A few songs down the running order was the first single off the album, Mein Teil. We all knew what was going to happen but that never prepared us for the spectacle itself. Till, dressed like a manic butcher/chef, pushed a huge cooking pot through the doors underneath the drum-kit. No guesses as to who was inside, wearing only a pair of shorts and covered in gravy browning. There was a small keyboard attached to the side of the pot if you need another clue. Till had blood smeared around his mouth and he took the lid from the pot and threw it onto the stage which allowed all the ‘steam’ to flow over the sides. He wandered over to the right-hand side of the stage, sharping a large knife, which conveniently was sticking out of his microphone. As soon as Till turned his back Flake, the keyboard player, sheepishly popped his head above the rim of the pot and started to play. He was always on his guard and would duck back down into the pot whenever Till turned around. With good reason. Towards the end of the song a member of the road-crew handed Till a flame thrower. Everyone in the audience gasped, and we knew what was coming don’t forget. He shot a jet of flame about 15 feet across the stage aiming it at the base of the pot. The flames then completely engulfed the pot which still contained poor Flake, he popped his head up again and just managed to duck down again before the next ball of fire curled around the vessel. This happened at least three times before Flake, rather gingerly I noticed, grabbed the handle on the side of the pot and jumped out. How he managed to breathe under all the dry-ice I don’t know. Flake always seemed to duck down just in time. I was impressed, and at my time of life that doesn’t happen very often.
- Set List
- Reise Reise
- Links 2 3 4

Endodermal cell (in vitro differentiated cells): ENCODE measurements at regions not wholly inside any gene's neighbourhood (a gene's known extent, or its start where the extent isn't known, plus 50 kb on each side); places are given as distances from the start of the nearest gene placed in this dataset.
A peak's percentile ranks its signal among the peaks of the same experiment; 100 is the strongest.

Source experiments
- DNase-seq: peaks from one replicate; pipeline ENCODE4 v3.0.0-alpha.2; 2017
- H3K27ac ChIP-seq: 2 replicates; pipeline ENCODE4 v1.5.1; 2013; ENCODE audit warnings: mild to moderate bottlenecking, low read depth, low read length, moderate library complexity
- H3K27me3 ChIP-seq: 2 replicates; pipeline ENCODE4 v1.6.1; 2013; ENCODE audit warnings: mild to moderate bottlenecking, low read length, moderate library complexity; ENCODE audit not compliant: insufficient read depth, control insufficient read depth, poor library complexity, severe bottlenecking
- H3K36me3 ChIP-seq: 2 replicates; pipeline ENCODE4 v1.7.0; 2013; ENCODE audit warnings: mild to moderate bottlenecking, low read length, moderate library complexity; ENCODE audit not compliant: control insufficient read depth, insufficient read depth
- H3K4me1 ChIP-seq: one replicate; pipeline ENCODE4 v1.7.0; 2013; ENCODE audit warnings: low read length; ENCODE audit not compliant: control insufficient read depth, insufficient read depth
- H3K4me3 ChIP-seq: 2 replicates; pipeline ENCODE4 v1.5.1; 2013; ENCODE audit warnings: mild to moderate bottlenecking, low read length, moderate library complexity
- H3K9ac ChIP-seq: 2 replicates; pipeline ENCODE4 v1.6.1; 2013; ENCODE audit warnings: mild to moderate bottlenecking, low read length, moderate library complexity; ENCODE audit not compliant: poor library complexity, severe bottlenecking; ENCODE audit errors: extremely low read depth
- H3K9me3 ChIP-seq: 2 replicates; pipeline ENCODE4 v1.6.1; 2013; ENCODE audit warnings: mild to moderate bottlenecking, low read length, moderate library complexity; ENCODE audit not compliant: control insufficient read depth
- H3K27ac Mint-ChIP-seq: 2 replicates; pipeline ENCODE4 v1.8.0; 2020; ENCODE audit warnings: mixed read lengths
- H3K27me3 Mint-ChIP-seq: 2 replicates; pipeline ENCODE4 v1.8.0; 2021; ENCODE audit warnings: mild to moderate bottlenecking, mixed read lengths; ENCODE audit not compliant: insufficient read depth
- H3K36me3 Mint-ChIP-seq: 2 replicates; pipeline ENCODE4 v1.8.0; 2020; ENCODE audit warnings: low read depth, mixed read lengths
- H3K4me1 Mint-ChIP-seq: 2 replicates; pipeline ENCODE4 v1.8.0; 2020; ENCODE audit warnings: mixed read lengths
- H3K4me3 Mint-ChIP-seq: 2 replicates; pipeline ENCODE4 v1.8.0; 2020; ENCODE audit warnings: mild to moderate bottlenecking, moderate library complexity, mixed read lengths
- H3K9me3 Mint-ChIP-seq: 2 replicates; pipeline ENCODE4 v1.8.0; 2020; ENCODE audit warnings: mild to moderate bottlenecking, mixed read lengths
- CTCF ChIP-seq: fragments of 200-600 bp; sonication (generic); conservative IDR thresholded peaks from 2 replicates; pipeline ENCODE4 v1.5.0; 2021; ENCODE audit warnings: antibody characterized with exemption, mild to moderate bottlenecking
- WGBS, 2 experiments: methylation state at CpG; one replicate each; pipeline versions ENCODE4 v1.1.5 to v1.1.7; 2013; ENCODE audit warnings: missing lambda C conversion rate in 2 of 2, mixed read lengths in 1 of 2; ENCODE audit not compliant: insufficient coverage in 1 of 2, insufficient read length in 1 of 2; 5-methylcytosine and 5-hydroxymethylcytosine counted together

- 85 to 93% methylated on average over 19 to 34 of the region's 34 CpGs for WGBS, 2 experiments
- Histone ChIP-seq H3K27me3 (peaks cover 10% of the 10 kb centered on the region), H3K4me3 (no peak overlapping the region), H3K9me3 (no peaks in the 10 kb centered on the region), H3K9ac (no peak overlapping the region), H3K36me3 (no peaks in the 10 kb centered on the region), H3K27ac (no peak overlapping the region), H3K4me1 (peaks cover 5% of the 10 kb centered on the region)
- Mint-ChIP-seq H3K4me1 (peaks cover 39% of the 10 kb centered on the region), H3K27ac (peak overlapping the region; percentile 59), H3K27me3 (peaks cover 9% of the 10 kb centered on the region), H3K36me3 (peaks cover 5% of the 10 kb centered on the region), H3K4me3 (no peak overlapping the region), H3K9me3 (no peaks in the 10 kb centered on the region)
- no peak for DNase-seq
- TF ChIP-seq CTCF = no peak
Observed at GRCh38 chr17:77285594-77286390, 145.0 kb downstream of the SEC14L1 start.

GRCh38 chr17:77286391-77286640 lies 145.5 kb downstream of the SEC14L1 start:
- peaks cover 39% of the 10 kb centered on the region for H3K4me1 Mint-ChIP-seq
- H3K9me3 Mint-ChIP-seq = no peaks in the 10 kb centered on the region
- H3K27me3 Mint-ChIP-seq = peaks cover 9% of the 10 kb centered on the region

- Keine lust
- Feuer Frei!
- Rein Raus
- Mein Teil
- Stein um Stein
- Du Riechst so gut
- Du hast
- First Encore
- Ich will
- Final Encore
- Ohne dich
They played all of my favourite songs, except Bück Dich, which is why I was a safe 25 feet from the stage. They even played Los, with the drummer Christoph coming down on one of the hydraulic platforms (did I not mention those) to play on a smaller drum kit on the right of the stage. I can see why some fans possibly don’t like it but it does just have the heaviest groove that I’ve heard in years.
There were bombs, flames, Flake on his Segway and the red, white and blue confetti cannons during Amerika. I was covered. Oliver was the one who had a ride in the dingy this time and I helped. Thankfully it wasn’t Till. More sparks, flames and fireworks later they finished the show with Stripped. It’s not a song that I like all that much, but hey I was close enough at a Rammstein show to see the whites of Till Lindemann’s eyes. But far enough away to enjoy the spectacle of it all. All the songs were note perfect and everything went with the usual precision that we would have expected.
One thing that did puzzle me, apart from how Flake can breath under dry ice, is why certain members of the audience were not as ‘into it’ as I was. I was bouncing up and down and singing along, even though I don’t know all the lyrics and can’t even speak german, let alone sing it. One chap in front of me didn’t sing, didn’t move even. He just seemed to be ‘too cool for school’, with his black outfit and his spiked black hair. He probably didn’t want to look stupid in front of his mates, which is why I went on my own. It was never like that at Woodstock. I can’t wait for Live Aus Berlin 2.